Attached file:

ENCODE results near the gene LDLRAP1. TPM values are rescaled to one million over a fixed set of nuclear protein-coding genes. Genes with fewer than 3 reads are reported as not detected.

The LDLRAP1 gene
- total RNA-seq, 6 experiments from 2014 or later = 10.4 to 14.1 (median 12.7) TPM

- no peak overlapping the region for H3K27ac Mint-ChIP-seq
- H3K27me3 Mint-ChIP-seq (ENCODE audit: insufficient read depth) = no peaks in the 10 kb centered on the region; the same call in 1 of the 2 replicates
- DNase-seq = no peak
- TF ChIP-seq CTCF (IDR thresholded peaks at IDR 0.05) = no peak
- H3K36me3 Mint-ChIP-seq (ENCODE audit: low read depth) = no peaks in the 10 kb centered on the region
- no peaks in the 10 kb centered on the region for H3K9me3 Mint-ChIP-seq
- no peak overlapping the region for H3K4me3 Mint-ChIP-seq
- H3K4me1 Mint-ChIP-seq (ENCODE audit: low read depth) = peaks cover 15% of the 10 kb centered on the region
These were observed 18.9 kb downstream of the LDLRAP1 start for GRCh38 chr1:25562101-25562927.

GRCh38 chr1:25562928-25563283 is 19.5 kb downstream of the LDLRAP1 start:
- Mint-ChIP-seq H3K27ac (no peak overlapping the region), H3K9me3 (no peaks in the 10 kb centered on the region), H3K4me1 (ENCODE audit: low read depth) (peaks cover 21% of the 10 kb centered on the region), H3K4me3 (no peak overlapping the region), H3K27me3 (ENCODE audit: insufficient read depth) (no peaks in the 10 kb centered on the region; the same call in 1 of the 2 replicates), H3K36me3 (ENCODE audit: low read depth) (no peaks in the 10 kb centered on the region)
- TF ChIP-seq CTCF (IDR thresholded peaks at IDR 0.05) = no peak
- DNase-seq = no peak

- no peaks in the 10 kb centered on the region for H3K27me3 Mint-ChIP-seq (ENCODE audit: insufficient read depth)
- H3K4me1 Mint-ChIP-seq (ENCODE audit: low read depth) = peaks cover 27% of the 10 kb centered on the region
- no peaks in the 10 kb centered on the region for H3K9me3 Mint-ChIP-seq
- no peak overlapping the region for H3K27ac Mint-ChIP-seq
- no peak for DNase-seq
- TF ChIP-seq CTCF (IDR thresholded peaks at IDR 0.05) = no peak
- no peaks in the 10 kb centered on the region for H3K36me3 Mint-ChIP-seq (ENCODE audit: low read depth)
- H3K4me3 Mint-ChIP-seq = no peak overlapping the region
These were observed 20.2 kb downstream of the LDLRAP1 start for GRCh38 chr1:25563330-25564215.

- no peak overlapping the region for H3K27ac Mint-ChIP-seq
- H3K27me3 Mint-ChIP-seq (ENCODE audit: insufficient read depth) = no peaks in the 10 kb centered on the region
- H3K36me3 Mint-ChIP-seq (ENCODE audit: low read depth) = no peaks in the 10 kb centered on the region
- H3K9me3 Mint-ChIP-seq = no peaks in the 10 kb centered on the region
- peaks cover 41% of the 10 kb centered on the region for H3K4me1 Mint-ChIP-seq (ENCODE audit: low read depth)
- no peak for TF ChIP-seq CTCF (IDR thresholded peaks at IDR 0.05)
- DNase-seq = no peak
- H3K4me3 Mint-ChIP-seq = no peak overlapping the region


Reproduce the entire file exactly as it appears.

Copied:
ENCODE results near the gene LDLRAP1. TPM values are rescaled to one million over a fixed set of nuclear protein-coding genes. Genes with fewer than 3 reads are reported as not detected.

The LDLRAP1 gene
- total RNA-seq, 6 experiments from 2014 or later = 10.4 to 14.1 (median 12.7) TPM

- no peak overlapping the region for H3K27ac Mint-ChIP-seq
- H3K27me3 Mint-ChIP-seq (ENCODE audit: insufficient read depth) = no peaks in the 10 kb centered on the region; the same call in 1 of the 2 replicates
- DNase-seq = no peak
- TF ChIP-seq CTCF (IDR thresholded peaks at IDR 0.05) = no peak
- H3K36me3 Mint-ChIP-seq (ENCODE audit: low read depth) = no peaks in the 10 kb centered on the region
- no peaks in the 10 kb centered on the region for H3K9me3 Mint-ChIP-seq
- no peak overlapping the region for H3K4me3 Mint-ChIP-seq
- H3K4me1 Mint-ChIP-seq (ENCODE audit: low read depth) = peaks cover 15% of the 10 kb centered on the region
These were observed 18.9 kb downstream of the LDLRAP1 start for GRCh38 chr1:25562101-25562927.

GRCh38 chr1:25562928-25563283 is 19.5 kb downstream of the LDLRAP1 start:
- Mint-ChIP-seq H3K27ac (no peak overlapping the region), H3K9me3 (no peaks in the 10 kb centered on the region), H3K4me1 (ENCODE audit: low read depth) (peaks cover 21% of the 10 kb centered on the region), H3K4me3 (no peak overlapping the region), H3K27me3 (ENCODE audit: insufficient read depth) (no peaks in the 10 kb centered on the region; the same call in 1 of the 2 replicates), H3K36me3 (ENCODE audit: low read depth) (no peaks in the 10 kb centered on the region)
- TF ChIP-seq CTCF (IDR thresholded peaks at IDR 0.05) = no peak
- DNase-seq = no peak

- no peaks in the 10 kb centered on the region for H3K27me3 Mint-ChIP-seq (ENCODE audit: insufficient read depth)
- H3K4me1 Mint-ChIP-seq (ENCODE audit: low read depth) = peaks cover 27% of the 10 kb centered on the region
- no peaks in the 10 kb centered on the region for H3K9me3 Mint-ChIP-seq
- no peak overlapping the region for H3K27ac Mint-ChIP-seq
- no peak for DNase-seq
- TF ChIP-seq CTCF (IDR thresholded peaks at IDR 0.05) = no peak
- no peaks in the 10 kb centered on the region for H3K36me3 Mint-ChIP-seq (ENCODE audit: low read depth)
- H3K4me3 Mint-ChIP-seq = no peak overlapping the region
These were observed 20.2 kb downstream of the LDLRAP1 start for GRCh38 chr1:25563330-25564215.

- no peak overlapping the region for H3K27ac Mint-ChIP-seq
- H3K27me3 Mint-ChIP-seq (ENCODE audit: insufficient read depth) = no peaks in the 10 kb centered on the region
- H3K36me3 Mint-ChIP-seq (ENCODE audit: low read depth) = no peaks in the 10 kb centered on the region
- H3K9me3 Mint-ChIP-seq = no peaks in the 10 kb centered on the region
- peaks cover 41% of the 10 kb centered on the region for H3K4me1 Mint-ChIP-seq (ENCODE audit: low read depth)
- no peak for TF ChIP-seq CTCF (IDR thresholded peaks at IDR 0.05)
- DNase-seq = no peak
- H3K4me3 Mint-ChIP-seq = no peak overlapping the region